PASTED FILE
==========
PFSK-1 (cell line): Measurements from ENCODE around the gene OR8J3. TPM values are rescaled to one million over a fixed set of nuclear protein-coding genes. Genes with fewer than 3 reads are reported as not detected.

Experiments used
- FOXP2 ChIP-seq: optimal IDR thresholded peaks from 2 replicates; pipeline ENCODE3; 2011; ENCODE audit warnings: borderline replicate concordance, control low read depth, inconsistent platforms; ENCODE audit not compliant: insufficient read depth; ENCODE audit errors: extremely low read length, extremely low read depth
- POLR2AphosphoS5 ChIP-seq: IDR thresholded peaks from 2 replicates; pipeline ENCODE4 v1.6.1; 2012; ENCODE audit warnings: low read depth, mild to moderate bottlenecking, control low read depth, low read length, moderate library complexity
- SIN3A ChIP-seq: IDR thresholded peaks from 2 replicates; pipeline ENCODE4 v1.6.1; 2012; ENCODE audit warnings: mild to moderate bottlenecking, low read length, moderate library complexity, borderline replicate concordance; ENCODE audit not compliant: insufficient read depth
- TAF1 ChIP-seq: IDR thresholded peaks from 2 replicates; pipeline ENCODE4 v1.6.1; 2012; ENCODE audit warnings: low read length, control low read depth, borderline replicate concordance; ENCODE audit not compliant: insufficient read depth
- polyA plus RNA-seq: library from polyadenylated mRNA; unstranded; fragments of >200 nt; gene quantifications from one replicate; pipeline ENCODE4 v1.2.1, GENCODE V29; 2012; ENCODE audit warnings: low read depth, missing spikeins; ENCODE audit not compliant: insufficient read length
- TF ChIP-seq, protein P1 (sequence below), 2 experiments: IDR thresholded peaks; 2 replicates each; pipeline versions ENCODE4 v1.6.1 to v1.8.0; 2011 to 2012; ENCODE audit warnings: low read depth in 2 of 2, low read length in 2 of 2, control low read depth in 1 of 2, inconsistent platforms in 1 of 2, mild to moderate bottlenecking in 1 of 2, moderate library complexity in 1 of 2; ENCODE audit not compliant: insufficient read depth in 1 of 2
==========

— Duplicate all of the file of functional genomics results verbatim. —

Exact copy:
PFSK-1 (cell line): Measurements from ENCODE around the gene OR8J3. TPM values are rescaled to one million over a fixed set of nuclear protein-coding genes. Genes with fewer than 3 reads are reported as not detected.

Experiments used
- FOXP2 ChIP-seq: optimal IDR thresholded peaks from 2 replicates; pipeline ENCODE3; 2011; ENCODE audit warnings: borderline replicate concordance, control low read depth, inconsistent platforms; ENCODE audit not compliant: insufficient read depth; ENCODE audit errors: extremely low read length, extremely low read depth
- POLR2AphosphoS5 ChIP-seq: IDR thresholded peaks from 2 replicates; pipeline ENCODE4 v1.6.1; 2012; ENCODE audit warnings: low read depth, mild to moderate bottlenecking, control low read depth, low read length, moderate library complexity
- SIN3A ChIP-seq: IDR thresholded peaks from 2 replicates; pipeline ENCODE4 v1.6.1; 2012; ENCODE audit warnings: mild to moderate bottlenecking, low read length, moderate library complexity, borderline replicate concordance; ENCODE audit not compliant: insufficient read depth
- TAF1 ChIP-seq: IDR thresholded peaks from 2 replicates; pipeline ENCODE4 v1.6.1; 2012; ENCODE audit warnings: low read length, control low read depth, borderline replicate concordance; ENCODE audit not compliant: insufficient read depth
- polyA plus RNA-seq: library from polyadenylated mRNA; unstranded; fragments of >200 nt; gene quantifications from one replicate; pipeline ENCODE4 v1.2.1, GENCODE V29; 2012; ENCODE audit warnings: low read depth, missing spikeins; ENCODE audit not compliant: insufficient read length
- TF ChIP-seq, protein P1 (sequence below), 2 experiments: IDR thresholded peaks; 2 replicates each; pipeline versions ENCODE4 v1.6.1 to v1.8.0; 2011 to 2012; ENCODE audit warnings: low read depth in 2 of 2, low read length in 2 of 2, control low read depth in 1 of 2, inconsistent platforms in 1 of 2, mild to moderate bottlenecking in 1 of 2, moderate library complexity in 1 of 2; ENCODE audit not compliant: insufficient read depth in 1 of 2